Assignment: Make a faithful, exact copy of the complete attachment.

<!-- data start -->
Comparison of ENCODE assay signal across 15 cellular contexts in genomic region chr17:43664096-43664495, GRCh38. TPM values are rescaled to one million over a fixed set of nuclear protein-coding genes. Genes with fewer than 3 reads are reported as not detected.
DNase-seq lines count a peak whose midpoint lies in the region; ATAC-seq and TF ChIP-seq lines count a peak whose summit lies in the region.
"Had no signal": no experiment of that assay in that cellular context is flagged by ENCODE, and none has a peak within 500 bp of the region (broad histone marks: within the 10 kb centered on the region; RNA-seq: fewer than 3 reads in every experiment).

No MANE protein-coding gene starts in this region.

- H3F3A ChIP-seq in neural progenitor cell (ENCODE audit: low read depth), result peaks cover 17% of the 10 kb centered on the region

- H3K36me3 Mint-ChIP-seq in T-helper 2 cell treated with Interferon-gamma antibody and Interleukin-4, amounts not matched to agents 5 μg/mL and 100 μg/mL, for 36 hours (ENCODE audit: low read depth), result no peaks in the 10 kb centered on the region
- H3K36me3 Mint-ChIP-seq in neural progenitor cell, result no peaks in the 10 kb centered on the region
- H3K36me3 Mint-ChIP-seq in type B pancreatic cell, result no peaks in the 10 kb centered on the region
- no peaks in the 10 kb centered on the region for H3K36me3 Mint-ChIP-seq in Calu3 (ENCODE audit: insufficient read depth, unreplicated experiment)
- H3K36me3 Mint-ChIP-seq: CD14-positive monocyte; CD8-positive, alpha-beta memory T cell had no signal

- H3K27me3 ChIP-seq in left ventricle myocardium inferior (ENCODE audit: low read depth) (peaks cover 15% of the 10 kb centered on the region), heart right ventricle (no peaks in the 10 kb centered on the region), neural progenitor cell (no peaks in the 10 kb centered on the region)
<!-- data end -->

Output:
Comparison of ENCODE assay signal across 15 cellular contexts in genomic region chr17:43664096-43664495, GRCh38. TPM values are rescaled to one million over a fixed set of nuclear protein-coding genes. Genes with fewer than 3 reads are reported as not detected.
DNase-seq lines count a peak whose midpoint lies in the region; ATAC-seq and TF ChIP-seq lines count a peak whose summit lies in the region.
"Had no signal": no experiment of that assay in that cellular context is flagged by ENCODE, and none has a peak within 500 bp of the region (broad histone marks: within the 10 kb centered on the region; RNA-seq: fewer than 3 reads in every experiment).

No MANE protein-coding gene starts in this region.

- H3F3A ChIP-seq in neural progenitor cell (ENCODE audit: low read depth), result peaks cover 17% of the 10 kb centered on the region

- H3K36me3 Mint-ChIP-seq in T-helper 2 cell treated with Interferon-gamma antibody and Interleukin-4, amounts not matched to agents 5 μg/mL and 100 μg/mL, for 36 hours (ENCODE audit: low read depth), result no peaks in the 10 kb centered on the region
- H3K36me3 Mint-ChIP-seq in neural progenitor cell, result no peaks in the 10 kb centered on the region
- H3K36me3 Mint-ChIP-seq in type B pancreatic cell, result no peaks in the 10 kb centered on the region
- no peaks in the 10 kb centered on the region for H3K36me3 Mint-ChIP-seq in Calu3 (ENCODE audit: insufficient read depth, unreplicated experiment)
- H3K36me3 Mint-ChIP-seq: CD14-positive monocyte; CD8-positive, alpha-beta memory T cell had no signal

- H3K27me3 ChIP-seq in left ventricle myocardium inferior (ENCODE audit: low read depth) (peaks cover 15% of the 10 kb centered on the region), heart right ventricle (no peaks in the 10 kb centered on the region), neural progenitor cell (no peaks in the 10 kb centered on the region)